Cooper Cabin Pioneer Homestead
Nancy Jane Cooper
31 AUG 1861 - 9 JAN 1963
Artist: Bruce Grieg
Half-Sponsor by: NexTier Bank
Building Owner: Domenick DeFrancisis
Mural located at 226 N Main Street, Butler, PA
Walldog Organizer: Scott “Cornbread” Lindley
2016 Butler Brush-Up hosted by the Butler County Historical Society
The Cooper Cabin Pioneer Homestead is located on a Land Patent obtained by Samuel Cooper in 1817. Samuel was born on February 16, 1783 in Shippensburg, Pennsylvania. He was a single man when he came to Butler County with his brothers and by 1806 he was here, working hard to improve and maintain his land. Men like Cooper worked diligently to erect a cabin and create a homestead in the wilderness. The sites of cabins were, “usually selected with reference to a good water supply. It was often by a never-failing spring, or if such could not be found in a location otherwise desirable, it was not uncommon to first dig a well.” The building of a cabin was the first task of a pioneer, so that they could gain ownership of the land.
Cooper’s cabin was a simple, rectangular shape with two windows and a door, and while there was no second floor there was a loft. This was very common for the time, having various purposes; most commonly to provide hospitality and bedding for guests. All cooking at the cabin was done in the fireplace until an outdoor oven was later constructed. Two acres were immediately cleared to further complete the requirements for ownership of this pioneer homestead. The property had a stream running through it and a spring house was built to have cold storage for food items. As the years progressed, a barn was built to store grain and animals on their farm.
On September 5, 1811, Samuel Cooper married Rebekah Elliott. Rebekah was born in 1794, the daughter of Robert and Jane Wilson Elliott. Together on this pioneer homestead they raised 8 children, 4 boys and 4 girls. Due to the growth of the family, a spinning house was built that attached to the outside oven, giving double use to the chimney, since there was a fireplace on the opposite side of the oven, in the spinning house. This addition along with other outbuildings provided more room to accommodate all the family’s activities as well as provide room for meals and sleeping.
In 1814, Samuel enlisted as a private in the 138th PA Militia. He served over 2 months, letting Rebecca file for his service pension in 1866. Samuel died in 1844 and the land was divided into thirds, a third each to three of his sons, John and Robert, and the final third went to his wife, Rebekah, to hold for their son Samuel when he turned twenty-one. Their son William was given another piece of land that Samuel had bought years after the homestead. John’s part of Samuel’s land had the cabin on it and when John died in 1883, he left his farm to his three daughters, Margaret, Martha, and Nancy Jane. Nancy purchased her half-sisters’ shares and was able to remain in the cabin.
Nancy was a strong, independent pioneer woman. She married John Armstrong Stepp on November 17, 1880 but family stories claim she never spent a night with him. Wanting to dissolve their marriage, she walked from Cabot to the Butler County Courthouse to file for a divorce. They had one daughter, Alice, born in 1881. Nancy took great pride in her home where every year she white washed the great oak beams. To decorate her home, Nancy covered some of the windows with cardboard and had wallpapered the rooms, covering the cardboard. Her decorating touches helped insulate the cabin from some of the cold weather in the winter.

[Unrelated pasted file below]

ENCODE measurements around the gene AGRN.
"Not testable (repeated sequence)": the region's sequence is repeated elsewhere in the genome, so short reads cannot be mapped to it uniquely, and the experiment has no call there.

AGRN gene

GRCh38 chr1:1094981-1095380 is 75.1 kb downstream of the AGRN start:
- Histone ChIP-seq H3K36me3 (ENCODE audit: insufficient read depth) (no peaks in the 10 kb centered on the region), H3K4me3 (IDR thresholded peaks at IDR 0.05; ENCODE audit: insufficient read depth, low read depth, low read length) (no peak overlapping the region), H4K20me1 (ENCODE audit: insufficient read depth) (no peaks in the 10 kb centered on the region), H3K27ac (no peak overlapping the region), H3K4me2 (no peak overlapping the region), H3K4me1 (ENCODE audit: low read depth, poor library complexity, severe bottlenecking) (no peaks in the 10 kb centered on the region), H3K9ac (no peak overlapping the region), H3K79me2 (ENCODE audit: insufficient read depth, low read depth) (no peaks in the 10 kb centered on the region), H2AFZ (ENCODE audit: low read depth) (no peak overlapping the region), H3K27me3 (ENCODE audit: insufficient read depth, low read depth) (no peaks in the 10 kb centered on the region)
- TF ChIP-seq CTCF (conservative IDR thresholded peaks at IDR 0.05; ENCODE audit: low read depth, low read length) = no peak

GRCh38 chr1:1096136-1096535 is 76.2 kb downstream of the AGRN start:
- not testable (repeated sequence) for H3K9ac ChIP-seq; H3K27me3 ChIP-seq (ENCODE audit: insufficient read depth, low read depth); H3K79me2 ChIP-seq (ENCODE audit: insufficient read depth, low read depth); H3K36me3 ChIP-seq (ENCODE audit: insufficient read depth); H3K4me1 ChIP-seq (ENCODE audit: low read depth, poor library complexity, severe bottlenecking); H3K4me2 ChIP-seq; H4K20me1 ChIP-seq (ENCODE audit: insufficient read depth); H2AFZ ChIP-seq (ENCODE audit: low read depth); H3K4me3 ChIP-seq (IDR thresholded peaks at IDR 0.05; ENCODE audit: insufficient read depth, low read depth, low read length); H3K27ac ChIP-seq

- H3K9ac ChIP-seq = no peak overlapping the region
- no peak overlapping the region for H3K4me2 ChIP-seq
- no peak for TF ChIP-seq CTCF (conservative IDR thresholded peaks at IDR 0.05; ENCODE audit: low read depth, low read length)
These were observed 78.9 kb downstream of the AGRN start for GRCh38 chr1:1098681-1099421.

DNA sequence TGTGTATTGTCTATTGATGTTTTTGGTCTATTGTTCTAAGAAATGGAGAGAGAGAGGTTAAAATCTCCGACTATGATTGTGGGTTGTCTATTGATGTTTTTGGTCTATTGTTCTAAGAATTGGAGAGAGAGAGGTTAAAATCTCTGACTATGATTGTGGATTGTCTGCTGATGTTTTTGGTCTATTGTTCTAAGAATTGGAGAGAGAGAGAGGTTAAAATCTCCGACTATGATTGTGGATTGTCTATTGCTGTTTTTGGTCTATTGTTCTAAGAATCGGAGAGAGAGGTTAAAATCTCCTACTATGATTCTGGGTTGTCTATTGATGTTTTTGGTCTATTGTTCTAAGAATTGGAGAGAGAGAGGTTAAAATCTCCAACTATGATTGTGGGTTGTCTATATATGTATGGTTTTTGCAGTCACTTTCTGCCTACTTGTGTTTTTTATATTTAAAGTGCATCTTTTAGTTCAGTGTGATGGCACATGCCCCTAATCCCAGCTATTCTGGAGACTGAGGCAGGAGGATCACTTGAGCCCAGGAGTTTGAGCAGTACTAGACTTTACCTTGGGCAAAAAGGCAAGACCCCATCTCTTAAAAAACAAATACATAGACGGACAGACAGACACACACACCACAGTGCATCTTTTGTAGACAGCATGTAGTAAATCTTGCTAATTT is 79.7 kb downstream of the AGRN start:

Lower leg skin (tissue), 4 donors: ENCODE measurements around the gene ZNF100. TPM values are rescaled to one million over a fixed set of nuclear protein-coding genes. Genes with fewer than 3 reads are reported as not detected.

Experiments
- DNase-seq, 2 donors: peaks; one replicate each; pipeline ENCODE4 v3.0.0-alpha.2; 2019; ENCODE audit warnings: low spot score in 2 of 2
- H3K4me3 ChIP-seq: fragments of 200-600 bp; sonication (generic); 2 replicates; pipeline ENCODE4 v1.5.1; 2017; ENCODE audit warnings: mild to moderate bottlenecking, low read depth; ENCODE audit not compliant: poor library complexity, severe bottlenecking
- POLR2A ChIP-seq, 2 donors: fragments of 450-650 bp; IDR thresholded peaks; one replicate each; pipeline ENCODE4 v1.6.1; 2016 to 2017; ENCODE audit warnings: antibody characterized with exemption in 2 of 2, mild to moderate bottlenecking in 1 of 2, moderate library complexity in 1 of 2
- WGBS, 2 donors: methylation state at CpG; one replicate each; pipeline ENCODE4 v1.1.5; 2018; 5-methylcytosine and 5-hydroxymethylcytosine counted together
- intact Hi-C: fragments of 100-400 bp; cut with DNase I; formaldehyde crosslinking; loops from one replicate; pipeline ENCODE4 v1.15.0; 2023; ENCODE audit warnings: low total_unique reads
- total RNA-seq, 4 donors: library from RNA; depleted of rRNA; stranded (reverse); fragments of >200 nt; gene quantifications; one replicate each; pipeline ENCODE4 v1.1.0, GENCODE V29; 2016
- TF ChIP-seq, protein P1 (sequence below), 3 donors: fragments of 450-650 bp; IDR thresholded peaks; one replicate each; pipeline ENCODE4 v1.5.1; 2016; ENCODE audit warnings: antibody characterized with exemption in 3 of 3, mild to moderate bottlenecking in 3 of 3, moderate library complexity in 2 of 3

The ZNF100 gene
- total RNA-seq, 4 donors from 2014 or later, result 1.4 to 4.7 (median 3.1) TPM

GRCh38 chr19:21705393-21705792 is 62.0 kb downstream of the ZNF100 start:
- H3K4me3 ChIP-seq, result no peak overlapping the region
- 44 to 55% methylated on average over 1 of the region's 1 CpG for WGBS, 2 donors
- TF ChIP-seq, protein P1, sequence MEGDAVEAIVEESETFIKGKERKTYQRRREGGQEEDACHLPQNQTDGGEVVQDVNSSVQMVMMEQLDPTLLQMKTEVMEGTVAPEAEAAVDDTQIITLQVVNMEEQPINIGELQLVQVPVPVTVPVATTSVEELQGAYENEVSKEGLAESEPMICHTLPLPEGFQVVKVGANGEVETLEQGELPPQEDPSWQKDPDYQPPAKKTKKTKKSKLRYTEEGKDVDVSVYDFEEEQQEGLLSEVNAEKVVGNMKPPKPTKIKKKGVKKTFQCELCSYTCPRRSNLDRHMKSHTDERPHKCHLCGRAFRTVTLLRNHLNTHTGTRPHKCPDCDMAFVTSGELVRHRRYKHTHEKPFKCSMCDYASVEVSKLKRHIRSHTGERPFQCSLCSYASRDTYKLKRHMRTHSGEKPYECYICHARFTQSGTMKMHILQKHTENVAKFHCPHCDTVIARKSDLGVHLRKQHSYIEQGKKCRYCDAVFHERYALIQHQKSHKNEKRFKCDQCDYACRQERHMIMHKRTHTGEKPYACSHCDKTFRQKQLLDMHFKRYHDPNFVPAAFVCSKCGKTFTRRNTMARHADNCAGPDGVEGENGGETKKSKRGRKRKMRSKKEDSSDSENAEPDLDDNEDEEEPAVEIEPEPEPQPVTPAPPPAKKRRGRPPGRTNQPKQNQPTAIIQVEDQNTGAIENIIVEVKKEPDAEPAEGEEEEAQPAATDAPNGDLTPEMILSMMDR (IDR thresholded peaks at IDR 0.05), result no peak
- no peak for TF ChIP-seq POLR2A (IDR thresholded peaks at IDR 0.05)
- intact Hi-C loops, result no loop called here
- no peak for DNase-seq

Nancy never enjoyed the things we take for granted in our daily lives. To this day there has never been running water in the house and it was not until 1959 that she had electricity for a refrigerator, light bulb, and hot plate. Until this time she had to go to the spring house to refrigerate her food and fire up her coal stove to cook. Although she enjoyed the ease that the refrigerator and the hot plate provided she was not a fan of the two light bulbs that were located in the house and on the porch. Many recall her saying that the light bulb bothered her eyes and that she would only read by a kerosene lamp. She hauled water from the spring house for many years, until a well was drilled. Family members and neighbors took care of cutting wood and bringing coal for her fireplaces.
In 1955 she sold the land she had lived on all her life with a living estate agreement to her grandson, Paul Muder. She lived alone in the cabin until the age of 100 where she stayed active maintaining her beautiful flowers and garden, taking great care not to walk through the garden. She remained at the cabin until 1962 where she fell and broke her hip. Due to her injury she left the cabin and stayed with her great nephew Ivan Morris until her death on January 9, 1963, at the age of 101 and is buried in the Hannahstown Cemetery, a mile from her home.
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